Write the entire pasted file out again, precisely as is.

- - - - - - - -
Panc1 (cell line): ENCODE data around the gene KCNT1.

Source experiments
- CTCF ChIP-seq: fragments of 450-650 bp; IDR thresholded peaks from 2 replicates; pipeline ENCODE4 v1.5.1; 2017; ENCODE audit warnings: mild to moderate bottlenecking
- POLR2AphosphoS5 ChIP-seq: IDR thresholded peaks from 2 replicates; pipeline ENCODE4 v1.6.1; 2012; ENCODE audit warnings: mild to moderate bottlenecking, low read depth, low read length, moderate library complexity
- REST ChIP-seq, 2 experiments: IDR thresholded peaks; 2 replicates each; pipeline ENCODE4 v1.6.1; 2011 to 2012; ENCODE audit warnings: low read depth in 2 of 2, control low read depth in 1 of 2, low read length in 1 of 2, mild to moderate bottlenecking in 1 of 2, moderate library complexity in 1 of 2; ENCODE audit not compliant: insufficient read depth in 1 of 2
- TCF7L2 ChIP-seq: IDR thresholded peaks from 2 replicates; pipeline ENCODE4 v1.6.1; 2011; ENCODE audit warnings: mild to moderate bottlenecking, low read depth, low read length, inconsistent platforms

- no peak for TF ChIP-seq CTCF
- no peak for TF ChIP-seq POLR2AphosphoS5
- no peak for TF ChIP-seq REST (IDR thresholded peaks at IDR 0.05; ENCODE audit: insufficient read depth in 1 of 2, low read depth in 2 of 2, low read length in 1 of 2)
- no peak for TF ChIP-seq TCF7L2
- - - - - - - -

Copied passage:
Panc1 (cell line): ENCODE data around the gene KCNT1.

Source experiments
- CTCF ChIP-seq: fragments of 450-650 bp; IDR thresholded peaks from 2 replicates; pipeline ENCODE4 v1.5.1; 2017; ENCODE audit warnings: mild to moderate bottlenecking
- POLR2AphosphoS5 ChIP-seq: IDR thresholded peaks from 2 replicates; pipeline ENCODE4 v1.6.1; 2012; ENCODE audit warnings: mild to moderate bottlenecking, low read depth, low read length, moderate library complexity
- REST ChIP-seq, 2 experiments: IDR thresholded peaks; 2 replicates each; pipeline ENCODE4 v1.6.1; 2011 to 2012; ENCODE audit warnings: low read depth in 2 of 2, control low read depth in 1 of 2, low read length in 1 of 2, mild to moderate bottlenecking in 1 of 2, moderate library complexity in 1 of 2; ENCODE audit not compliant: insufficient read depth in 1 of 2
- TCF7L2 ChIP-seq: IDR thresholded peaks from 2 replicates; pipeline ENCODE4 v1.6.1; 2011; ENCODE audit warnings: mild to moderate bottlenecking, low read depth, low read length, inconsistent platforms

- no peak for TF ChIP-seq CTCF
- no peak for TF ChIP-seq POLR2AphosphoS5
- no peak for TF ChIP-seq REST (IDR thresholded peaks at IDR 0.05; ENCODE audit: insufficient read depth in 1 of 2, low read depth in 2 of 2, low read length in 1 of 2)
- no peak for TF ChIP-seq TCF7L2